Pinocchio – A Hidden Treasure in Orvieto

By Joanne Natale Spigonardo

December 1, 2020

As the Holiday Season begins, I have fond memories of my trip to Orvieto, many Decembers ago.  Orvieto is located in the Umbria region of Italy.  It is rich in history and the town has numerous artists that sell their wares to locals and to tourists. The city is quant and breathtaking with its beautiful Etruscan and Roman facades. It is known for its white wines but produces many notable reds as well.  One of the most delicious meals I have ever had, is the fettucine with white and black truffles.  We enjoyed a delicious Trebbiano wine with our meal. We walked to the enchanting Duomo after dinner and found a wonderful café where we sampled the local and luscious semolina cake encased in bittersweet chocolate.

To burn off our sumptuous meal we strolled along the narrow streets. I was amazed by the many Pinocchio shops in its narrow streets.  One shop in particular will always remain in my memory with an elderly man as the owner.  I do not remember his name, but his image is clear.  I felt that I stepped into another century. The whole experience was surreal.  The gentleman had a mane of white hair and kind eyes.  He had many versions of Pinocchio, in many different sizes, and they were made by his hand and they were unpainted.  I asked him why he opened the shop and if he had an apprentice. He simply replied that he loved to carve wood and that the character of Pinocchio was always an inspiration.  He had not found an apprentice yet that wanted to commit to his standards.

While the story of Pinocchio originated in Tuscany, it is a part of Italian culture throughout the country. The Adventures of Pinocchio was written by Carlo Collodi in 1883 while he was living in Florence.  The book has influenced so many versions of the story and several films, one of the most famous by Walt Disney.  Pinocchio is a moral story about the value of truth and of accountability.  Parents world-wide read this story to children hoping to teach the values it projects.

We left the shop with several small Pinocchios, some of which I have passed on to my family, and some that I still put out every Christmas.  When I place them on my mantel I always think of the beautiful shop and the hidden treasure of Orvieto.  I always recall the altruistic artist and his passion for his work, and the meaning of Pinocchio, that truth is the foundation of morality. This message resonates with me, especially this year.

About the Author: Joanne Natale Spigonardo

Joanne has many years of experience in travel to Italy, Italian art, history wine and cuisine. She is an advocate for Italian immigrant women, and the author of White Widow, which is available on Amazon. For more information about Joanne please visit her Linkedin page: https://www.linkedin.com/in/joanne-spigonardo-b4824a9/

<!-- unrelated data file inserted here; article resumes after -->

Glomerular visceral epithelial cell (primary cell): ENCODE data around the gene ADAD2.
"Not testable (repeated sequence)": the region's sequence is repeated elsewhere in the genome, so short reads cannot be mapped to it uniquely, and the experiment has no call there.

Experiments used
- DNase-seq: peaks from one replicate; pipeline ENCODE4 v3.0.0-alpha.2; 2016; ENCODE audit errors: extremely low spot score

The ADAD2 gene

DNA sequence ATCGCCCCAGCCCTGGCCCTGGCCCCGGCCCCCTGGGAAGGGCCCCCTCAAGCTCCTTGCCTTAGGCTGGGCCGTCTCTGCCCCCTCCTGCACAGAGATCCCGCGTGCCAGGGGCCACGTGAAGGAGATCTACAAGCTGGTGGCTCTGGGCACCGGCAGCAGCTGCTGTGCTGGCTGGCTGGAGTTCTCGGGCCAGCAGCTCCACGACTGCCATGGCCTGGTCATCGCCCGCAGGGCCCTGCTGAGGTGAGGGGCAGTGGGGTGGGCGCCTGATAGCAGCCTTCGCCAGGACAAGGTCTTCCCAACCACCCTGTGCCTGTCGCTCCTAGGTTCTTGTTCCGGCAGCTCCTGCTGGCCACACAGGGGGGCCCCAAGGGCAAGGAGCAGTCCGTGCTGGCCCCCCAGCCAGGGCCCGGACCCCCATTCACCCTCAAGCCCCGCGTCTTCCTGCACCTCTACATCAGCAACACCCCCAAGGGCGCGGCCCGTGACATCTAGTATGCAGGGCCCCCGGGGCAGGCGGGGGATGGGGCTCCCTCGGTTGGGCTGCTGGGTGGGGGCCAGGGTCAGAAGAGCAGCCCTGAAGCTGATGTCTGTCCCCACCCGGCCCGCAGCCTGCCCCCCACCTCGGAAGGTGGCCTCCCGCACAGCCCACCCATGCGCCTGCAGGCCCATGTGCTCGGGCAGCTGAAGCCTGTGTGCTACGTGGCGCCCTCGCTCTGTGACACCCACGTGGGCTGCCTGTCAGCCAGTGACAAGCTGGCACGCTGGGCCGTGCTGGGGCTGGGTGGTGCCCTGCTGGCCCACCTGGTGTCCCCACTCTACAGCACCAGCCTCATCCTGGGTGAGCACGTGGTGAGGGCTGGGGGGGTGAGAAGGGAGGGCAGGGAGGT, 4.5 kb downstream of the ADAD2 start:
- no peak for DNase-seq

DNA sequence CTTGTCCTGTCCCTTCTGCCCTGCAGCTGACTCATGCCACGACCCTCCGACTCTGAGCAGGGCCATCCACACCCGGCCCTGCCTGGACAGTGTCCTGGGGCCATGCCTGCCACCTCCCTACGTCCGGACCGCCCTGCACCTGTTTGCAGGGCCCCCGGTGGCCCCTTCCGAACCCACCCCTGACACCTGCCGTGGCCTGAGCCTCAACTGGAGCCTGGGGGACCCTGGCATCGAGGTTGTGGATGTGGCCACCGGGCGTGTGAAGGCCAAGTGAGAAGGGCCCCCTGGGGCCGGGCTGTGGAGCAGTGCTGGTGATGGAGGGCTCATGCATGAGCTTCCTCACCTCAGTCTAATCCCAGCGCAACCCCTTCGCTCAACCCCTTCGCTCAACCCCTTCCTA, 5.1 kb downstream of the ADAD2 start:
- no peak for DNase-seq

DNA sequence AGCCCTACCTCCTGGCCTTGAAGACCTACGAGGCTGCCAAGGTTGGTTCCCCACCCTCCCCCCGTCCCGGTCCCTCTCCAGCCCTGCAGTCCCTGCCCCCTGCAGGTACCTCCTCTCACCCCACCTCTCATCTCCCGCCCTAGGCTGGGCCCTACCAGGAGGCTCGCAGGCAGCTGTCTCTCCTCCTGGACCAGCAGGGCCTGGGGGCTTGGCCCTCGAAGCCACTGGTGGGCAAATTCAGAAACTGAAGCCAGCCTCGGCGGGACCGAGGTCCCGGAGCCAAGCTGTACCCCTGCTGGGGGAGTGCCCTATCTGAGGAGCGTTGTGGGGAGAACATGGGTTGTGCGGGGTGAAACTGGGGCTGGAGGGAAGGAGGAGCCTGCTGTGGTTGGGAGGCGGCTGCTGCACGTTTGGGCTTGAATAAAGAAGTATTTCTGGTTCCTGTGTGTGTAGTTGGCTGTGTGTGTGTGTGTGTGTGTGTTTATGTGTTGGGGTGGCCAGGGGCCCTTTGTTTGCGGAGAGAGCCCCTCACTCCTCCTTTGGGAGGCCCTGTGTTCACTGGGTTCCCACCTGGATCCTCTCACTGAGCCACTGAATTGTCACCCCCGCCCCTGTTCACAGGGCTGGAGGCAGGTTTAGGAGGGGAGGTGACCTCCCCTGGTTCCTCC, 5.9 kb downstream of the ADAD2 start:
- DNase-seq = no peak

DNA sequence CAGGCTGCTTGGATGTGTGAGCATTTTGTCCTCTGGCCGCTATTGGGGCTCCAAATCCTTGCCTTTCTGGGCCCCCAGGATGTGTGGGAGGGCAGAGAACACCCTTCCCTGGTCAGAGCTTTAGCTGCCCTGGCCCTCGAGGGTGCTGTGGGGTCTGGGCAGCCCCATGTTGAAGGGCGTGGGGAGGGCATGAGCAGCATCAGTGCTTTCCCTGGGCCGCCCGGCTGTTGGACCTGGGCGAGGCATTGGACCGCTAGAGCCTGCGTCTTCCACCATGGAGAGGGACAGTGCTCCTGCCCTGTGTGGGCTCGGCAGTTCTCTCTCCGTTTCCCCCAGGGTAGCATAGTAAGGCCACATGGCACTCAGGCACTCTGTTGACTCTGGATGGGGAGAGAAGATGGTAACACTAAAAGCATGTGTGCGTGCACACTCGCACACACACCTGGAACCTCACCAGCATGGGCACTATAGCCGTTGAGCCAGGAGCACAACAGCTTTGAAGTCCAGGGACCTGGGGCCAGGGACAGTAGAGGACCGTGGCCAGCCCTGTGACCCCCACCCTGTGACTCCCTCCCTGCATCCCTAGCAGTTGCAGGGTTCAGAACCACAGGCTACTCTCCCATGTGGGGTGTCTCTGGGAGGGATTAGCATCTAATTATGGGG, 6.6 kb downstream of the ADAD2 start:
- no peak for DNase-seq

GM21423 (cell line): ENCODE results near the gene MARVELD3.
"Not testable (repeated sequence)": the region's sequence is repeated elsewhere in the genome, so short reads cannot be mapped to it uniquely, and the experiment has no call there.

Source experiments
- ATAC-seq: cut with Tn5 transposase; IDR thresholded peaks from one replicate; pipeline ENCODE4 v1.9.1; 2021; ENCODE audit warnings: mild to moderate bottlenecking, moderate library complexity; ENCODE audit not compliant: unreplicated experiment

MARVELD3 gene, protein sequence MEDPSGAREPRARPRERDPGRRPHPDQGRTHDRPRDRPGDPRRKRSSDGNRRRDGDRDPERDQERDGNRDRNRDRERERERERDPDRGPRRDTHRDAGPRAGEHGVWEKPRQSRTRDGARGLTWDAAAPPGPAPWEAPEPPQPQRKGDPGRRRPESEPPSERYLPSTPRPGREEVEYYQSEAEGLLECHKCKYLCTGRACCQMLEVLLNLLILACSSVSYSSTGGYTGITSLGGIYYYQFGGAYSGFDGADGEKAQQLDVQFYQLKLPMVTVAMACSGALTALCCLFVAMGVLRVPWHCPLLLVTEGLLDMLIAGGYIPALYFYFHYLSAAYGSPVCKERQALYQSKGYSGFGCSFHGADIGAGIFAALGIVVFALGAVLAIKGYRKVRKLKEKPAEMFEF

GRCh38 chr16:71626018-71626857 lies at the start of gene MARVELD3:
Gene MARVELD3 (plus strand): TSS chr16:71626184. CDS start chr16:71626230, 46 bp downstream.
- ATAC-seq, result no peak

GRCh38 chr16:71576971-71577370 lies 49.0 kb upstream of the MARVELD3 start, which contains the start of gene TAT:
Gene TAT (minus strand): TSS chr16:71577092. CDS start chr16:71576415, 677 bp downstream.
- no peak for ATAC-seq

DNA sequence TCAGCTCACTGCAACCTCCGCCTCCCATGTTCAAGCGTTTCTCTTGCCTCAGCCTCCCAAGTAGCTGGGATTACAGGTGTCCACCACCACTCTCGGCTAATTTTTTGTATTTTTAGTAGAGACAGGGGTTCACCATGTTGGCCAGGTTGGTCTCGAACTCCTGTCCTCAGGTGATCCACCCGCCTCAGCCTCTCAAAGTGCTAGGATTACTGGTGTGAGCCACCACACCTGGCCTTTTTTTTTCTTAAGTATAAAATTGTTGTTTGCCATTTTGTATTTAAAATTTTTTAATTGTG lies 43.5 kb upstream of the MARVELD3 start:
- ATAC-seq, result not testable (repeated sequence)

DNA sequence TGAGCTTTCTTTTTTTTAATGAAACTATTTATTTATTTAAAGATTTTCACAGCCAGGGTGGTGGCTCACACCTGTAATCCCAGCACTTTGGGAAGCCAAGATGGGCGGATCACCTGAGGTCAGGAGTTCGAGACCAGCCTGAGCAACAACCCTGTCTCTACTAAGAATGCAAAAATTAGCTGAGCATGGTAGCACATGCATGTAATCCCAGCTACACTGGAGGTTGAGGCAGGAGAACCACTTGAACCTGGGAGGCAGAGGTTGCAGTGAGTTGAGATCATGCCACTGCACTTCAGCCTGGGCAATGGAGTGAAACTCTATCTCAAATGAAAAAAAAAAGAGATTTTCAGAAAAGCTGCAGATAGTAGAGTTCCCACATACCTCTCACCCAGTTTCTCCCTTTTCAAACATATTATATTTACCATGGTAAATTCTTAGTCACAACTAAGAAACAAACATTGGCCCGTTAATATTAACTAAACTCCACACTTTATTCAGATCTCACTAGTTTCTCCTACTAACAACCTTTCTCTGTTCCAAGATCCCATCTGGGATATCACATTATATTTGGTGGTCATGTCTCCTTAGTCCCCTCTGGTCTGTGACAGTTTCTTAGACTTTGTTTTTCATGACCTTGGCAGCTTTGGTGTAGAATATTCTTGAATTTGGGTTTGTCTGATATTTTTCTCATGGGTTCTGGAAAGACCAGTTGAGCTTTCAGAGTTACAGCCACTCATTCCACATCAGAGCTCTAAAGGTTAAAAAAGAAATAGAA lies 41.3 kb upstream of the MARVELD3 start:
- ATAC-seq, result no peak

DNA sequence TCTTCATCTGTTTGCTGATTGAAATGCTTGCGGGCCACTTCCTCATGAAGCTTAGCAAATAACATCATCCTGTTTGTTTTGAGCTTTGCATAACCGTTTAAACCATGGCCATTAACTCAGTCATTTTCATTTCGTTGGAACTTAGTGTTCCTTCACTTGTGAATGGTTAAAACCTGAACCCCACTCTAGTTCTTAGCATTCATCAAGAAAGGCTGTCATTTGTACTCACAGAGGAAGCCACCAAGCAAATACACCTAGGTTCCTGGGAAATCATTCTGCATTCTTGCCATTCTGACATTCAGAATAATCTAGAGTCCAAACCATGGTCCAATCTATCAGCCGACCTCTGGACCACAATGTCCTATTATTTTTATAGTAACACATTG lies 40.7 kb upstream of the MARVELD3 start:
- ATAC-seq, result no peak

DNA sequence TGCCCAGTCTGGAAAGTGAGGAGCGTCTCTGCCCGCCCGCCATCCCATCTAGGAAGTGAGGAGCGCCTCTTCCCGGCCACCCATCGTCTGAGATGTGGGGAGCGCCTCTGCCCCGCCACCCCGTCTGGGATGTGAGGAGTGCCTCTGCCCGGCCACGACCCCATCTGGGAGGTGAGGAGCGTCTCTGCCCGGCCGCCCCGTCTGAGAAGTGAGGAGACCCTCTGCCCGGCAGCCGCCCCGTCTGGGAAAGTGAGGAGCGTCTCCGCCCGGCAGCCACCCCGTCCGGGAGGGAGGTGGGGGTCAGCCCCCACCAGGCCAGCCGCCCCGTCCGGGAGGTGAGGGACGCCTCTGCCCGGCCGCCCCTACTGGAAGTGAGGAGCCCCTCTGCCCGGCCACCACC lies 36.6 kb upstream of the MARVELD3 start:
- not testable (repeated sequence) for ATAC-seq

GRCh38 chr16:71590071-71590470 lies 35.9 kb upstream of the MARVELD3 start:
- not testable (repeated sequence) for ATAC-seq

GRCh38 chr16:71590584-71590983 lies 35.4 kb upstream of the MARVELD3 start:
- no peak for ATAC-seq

Published by spigonaj

Joanne Spigonardo Business Development Consultant Specializing in Sustainability, Higher Education, Career Management, and Public Relations In her former roles, Joanne served as Senior Associate Director at the Initiative for Global Environmental Leadership (IGEL) at Wharton. Joanne was also part of the Communications Office. She held positions as business manager of the Wharton Seminars for Business Journalists and for the Wharton Alumni Magazine. Joanne also served as the media relations coordinator. When with Alitalia Airlines, Joanne worked as a sales representative. Joanne graduated from The University of Pennsylvania with a BA and later graduated from the Wharton Aresty Institute of Executive Education. She has a strong background in development, management, marketing, and Italian language and culture. As a Wharton Mentor, she coached new employees on professional development, and is active in Penn’s Grievance panels. Joanne was on the board of governors for the University Club. Joanne is chair of the Delaware County Penn Alumni Interview Program and oversees alumni volunteers. As an alum of Penn and Wharton, and also a parent of two Penn graduates, she is a strong advocate in promoting Penn. At Wharton IGEL, Joanne had been in partnership with GreenBiz, Sustainable Brands, the Ethical Corporation, Pira Packaging International, Public Relations Society of America, the Green Sports Alliance, World Trade Center of Greater Philadelphia, the Italian Consulate, the Philadelphia Chamber of Commerce, the Sonoma County Winegrowers Association, and the Nature Conservancy, as well as, many other NGO and government offices. She has brokered hundreds of corporate relationships for Wharton. Joanne is the author of her book, White Widow, published on Kindle and Amazon. The book is a fictional novel about 19th-20th Century Italian immigrants. https://www.amazon.com/White-Widow-Joanne-Natale-Spigonardo/dp/B085DT65DB

One thought on “Pinocchio – A Hidden Treasure in Orvieto

  1. The artists name was Peppe Mascherini. I have a beautiful bird carving by him which he gave to me as ‘payment’ for helping him hammer a nail into a little Pinocchio. (I was 6 and missed the nail completely and landed the hammer on his thumb instead.)

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